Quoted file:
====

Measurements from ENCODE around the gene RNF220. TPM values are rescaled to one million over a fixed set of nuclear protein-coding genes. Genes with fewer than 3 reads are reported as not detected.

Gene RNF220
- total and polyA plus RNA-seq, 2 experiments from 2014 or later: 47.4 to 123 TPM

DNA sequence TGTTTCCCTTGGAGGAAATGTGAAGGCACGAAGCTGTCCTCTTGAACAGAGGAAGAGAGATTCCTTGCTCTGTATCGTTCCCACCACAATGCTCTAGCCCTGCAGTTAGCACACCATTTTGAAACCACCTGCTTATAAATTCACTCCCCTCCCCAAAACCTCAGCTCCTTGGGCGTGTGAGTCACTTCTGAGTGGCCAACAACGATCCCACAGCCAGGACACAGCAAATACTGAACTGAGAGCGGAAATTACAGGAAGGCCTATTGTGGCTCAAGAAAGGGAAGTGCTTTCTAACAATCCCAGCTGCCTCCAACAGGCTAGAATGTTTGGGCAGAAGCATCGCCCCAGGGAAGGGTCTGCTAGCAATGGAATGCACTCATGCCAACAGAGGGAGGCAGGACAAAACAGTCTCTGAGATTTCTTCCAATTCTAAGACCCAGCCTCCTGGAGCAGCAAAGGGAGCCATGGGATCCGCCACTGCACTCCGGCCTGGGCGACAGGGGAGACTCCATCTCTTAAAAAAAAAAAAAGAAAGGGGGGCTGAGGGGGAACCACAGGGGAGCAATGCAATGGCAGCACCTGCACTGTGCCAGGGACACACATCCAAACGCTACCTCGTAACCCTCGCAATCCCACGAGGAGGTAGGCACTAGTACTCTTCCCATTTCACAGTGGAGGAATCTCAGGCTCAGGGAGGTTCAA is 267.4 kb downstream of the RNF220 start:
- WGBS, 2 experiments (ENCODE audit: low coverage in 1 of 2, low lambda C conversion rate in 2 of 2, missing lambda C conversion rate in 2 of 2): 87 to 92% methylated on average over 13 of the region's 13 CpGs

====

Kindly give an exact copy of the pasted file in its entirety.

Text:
Measurements from ENCODE around the gene RNF220. TPM values are rescaled to one million over a fixed set of nuclear protein-coding genes. Genes with fewer than 3 reads are reported as not detected.

Gene RNF220
- total and polyA plus RNA-seq, 2 experiments from 2014 or later: 47.4 to 123 TPM

DNA sequence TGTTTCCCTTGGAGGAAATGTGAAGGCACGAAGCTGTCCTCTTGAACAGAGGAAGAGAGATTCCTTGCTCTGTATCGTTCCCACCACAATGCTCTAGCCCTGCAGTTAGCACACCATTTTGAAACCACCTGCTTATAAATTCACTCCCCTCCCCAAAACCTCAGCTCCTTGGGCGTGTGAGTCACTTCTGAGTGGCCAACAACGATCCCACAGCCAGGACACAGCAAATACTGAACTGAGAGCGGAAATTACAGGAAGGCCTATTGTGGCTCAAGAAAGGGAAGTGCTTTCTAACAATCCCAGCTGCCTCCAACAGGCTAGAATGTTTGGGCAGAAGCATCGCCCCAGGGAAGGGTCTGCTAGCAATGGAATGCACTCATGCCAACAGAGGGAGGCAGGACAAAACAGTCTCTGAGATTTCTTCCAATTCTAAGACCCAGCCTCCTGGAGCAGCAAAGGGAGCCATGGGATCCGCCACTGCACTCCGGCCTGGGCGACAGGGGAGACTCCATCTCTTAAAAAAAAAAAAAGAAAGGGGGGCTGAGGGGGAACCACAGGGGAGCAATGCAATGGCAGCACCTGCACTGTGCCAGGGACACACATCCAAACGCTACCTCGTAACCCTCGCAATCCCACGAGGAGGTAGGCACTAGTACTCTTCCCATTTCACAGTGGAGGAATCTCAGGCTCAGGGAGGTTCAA is 267.4 kb downstream of the RNF220 start:
- WGBS, 2 experiments (ENCODE audit: low coverage in 1 of 2, low lambda C conversion rate in 2 of 2, missing lambda C conversion rate in 2 of 2): 87 to 92% methylated on average over 13 of the region's 13 CpGs